Sally Hawkins plays Poppy in <em>Happy-Go-Lucky</em>.

Mike Leigh’s latest mild-mannered wower of a film, Happy-Go-Lucky, mostly lives up to its title. Except when it doesn’t. Dark clouds of angst and adulthood do periodically drift into the otherwise giddy, free-spirited existence of our kindergarten teacher heroine named Poppy (Sally Hawkins). Think of Poppy as a working-class Brit variation on Amelie, but with more booze and apprehensions about crossing the age line into her thirties without a romantic anchor or family plan. “How’s your love life?” her friend asks. “Not a sausage,” comes the glum reply, but with no excessive dourness. Her internal mantra is along the lines of “things will work out.”

How do we know, or think we know, what’s ticking inside the head of this bubbly, joke-intensive protagonist? In part, it has to do with Leigh’s particular artistic genius, what makes him one of the most prized directors on the planet currently. In Leigh’s best films, the naturalism is such that we’re drawn directly into the characters’ lives, as if we’ve already known them. We root for them, or spite them, or pity them, depending. In this tale, Hawkins’s character is inserted into a tangled narrative web of teachers, including a flamenco teacher and an angry-at-the-world driving teacher (the scary-good Eddie Marsan), who delivers a reality check, and casts a dark cloud in the otherwise lazy summer’s day skies of the story.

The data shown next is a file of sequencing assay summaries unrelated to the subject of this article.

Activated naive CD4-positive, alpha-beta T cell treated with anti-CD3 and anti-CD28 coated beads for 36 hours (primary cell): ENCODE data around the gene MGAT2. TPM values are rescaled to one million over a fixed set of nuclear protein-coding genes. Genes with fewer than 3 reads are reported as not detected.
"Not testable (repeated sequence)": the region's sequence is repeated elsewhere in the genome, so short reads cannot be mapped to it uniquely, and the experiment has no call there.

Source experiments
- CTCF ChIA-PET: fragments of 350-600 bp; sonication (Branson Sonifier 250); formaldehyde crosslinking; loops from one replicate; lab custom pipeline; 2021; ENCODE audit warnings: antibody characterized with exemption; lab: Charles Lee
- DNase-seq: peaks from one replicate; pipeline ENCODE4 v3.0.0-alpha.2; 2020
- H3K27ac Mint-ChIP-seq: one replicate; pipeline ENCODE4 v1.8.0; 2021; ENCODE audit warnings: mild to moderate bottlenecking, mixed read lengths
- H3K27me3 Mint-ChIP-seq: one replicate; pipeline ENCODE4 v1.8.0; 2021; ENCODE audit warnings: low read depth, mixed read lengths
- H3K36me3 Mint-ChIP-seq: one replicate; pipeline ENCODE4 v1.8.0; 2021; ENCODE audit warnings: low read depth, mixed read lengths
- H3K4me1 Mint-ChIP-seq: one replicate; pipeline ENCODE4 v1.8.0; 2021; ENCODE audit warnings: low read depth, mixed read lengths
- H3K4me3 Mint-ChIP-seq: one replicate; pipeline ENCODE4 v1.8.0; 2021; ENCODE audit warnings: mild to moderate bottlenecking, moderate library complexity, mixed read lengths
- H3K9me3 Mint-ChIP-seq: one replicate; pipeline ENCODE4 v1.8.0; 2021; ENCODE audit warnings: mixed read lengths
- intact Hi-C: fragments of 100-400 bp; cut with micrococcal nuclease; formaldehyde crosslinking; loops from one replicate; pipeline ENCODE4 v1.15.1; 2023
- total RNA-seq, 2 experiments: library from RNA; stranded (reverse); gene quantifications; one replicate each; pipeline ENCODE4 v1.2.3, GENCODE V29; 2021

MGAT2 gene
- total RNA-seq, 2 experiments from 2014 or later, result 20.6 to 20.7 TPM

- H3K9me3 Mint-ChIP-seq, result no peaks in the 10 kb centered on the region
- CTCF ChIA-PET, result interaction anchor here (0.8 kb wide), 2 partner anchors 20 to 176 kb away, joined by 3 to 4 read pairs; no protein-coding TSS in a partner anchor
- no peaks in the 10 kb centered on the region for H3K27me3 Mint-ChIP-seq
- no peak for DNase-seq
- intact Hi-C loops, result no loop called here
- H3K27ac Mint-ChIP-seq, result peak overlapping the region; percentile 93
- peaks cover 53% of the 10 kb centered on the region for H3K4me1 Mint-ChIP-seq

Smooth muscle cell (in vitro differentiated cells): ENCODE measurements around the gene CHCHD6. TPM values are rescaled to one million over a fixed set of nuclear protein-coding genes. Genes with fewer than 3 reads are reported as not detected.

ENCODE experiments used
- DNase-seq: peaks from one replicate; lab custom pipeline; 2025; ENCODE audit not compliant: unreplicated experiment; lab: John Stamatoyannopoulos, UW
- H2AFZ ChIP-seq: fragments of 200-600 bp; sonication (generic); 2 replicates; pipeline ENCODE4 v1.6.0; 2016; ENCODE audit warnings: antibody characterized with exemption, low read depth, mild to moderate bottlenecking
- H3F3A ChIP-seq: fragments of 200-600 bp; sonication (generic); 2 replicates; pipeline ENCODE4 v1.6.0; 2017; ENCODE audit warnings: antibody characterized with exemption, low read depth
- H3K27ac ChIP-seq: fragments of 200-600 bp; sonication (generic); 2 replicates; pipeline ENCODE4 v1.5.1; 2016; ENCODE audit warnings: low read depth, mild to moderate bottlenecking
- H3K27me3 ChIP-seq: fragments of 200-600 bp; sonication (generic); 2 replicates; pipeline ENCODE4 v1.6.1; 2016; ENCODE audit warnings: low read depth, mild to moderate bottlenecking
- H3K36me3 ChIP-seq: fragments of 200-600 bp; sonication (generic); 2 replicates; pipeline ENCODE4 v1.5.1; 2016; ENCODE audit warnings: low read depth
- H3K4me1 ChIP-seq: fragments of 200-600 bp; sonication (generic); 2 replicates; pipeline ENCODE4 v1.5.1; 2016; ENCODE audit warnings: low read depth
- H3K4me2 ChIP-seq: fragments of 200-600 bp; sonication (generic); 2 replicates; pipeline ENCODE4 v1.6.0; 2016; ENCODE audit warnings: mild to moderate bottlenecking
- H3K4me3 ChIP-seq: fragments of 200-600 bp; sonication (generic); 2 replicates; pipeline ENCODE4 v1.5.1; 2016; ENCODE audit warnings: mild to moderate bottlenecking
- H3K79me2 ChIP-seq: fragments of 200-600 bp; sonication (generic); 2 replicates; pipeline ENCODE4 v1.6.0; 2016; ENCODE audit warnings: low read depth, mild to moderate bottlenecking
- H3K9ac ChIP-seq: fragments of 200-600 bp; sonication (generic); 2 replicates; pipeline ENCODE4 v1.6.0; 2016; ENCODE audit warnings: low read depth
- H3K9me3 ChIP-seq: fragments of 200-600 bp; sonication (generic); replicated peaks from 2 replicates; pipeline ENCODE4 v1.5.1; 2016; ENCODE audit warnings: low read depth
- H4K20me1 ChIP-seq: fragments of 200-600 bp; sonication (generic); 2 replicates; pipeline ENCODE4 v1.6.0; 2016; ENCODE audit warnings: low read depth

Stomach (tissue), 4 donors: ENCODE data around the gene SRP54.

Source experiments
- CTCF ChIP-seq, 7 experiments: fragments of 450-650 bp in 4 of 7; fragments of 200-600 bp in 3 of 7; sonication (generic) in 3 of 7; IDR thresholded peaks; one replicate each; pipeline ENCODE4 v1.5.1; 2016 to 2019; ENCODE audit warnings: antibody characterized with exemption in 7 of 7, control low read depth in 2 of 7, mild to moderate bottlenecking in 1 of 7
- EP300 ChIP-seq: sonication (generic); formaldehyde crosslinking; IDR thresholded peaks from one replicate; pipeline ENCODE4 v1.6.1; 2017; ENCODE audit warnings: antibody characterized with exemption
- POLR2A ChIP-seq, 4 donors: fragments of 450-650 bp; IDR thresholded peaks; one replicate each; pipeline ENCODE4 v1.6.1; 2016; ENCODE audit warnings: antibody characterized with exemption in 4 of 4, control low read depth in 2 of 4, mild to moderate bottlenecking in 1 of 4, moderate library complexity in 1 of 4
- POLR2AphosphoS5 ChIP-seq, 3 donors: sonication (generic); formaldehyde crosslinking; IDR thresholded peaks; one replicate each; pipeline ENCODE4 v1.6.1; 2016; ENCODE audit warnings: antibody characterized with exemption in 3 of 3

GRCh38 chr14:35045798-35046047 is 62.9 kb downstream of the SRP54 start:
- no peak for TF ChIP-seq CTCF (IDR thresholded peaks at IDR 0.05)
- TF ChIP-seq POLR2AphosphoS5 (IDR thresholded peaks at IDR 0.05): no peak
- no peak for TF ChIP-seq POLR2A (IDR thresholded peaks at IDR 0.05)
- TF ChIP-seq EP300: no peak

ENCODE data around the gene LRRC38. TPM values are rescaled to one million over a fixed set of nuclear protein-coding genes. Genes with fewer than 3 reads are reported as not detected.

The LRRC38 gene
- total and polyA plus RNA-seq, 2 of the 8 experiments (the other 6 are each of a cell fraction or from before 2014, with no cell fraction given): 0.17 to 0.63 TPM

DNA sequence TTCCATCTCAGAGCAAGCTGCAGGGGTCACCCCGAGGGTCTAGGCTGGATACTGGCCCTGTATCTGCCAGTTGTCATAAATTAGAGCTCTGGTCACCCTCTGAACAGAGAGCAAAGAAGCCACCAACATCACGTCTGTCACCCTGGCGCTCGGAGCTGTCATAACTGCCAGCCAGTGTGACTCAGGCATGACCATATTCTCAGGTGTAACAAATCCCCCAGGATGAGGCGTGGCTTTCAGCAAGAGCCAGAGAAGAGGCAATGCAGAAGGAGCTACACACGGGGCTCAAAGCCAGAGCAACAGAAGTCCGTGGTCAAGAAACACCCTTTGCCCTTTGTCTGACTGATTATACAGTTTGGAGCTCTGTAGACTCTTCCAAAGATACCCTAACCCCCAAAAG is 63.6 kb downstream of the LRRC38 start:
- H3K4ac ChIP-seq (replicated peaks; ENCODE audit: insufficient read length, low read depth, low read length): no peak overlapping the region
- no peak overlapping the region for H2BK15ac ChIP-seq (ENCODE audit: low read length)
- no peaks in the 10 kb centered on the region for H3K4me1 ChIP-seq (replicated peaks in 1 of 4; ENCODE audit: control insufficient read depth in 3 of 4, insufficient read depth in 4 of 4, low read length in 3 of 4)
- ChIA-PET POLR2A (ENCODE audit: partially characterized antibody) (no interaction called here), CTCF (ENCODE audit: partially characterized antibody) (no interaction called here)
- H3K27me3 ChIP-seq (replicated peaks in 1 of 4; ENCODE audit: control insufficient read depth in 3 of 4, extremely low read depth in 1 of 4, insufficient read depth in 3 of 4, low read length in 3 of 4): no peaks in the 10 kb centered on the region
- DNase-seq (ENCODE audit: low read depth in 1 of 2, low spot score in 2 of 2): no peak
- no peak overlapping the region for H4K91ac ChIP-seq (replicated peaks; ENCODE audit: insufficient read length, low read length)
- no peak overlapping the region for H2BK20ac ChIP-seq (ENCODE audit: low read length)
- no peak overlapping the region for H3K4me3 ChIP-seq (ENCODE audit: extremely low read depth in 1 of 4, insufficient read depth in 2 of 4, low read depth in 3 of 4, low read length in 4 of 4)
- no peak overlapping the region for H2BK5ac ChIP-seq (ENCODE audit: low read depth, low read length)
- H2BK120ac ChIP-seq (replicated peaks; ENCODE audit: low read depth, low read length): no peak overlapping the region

Acting tends to fly at a conspicuously high (but never overstated) level in Leigh’s films. This time around, Hawkins’s performance truly is winsome, stunning, and Oscar-worthy, much like Imelda Staunton was in Leigh’s 2004 film, Vera Drake (playing an entirely different, cheerful but steadfast character).

With the deceptively light-feeling Happy-Go-Lucky, we once again recognize that if improvisation is part of the Leigh process, the finished product is always, well, taut and finished. Between cinematographer Dick Pope’s impressively sharp visual plan and the lovely, lyrical chamber music score by Gary Yershon, the sheer multisensory filmic experience enfolds us even as we sort out the battle of dark against light in the story. Reassuringly for cinema fans, Leigh strikes again.


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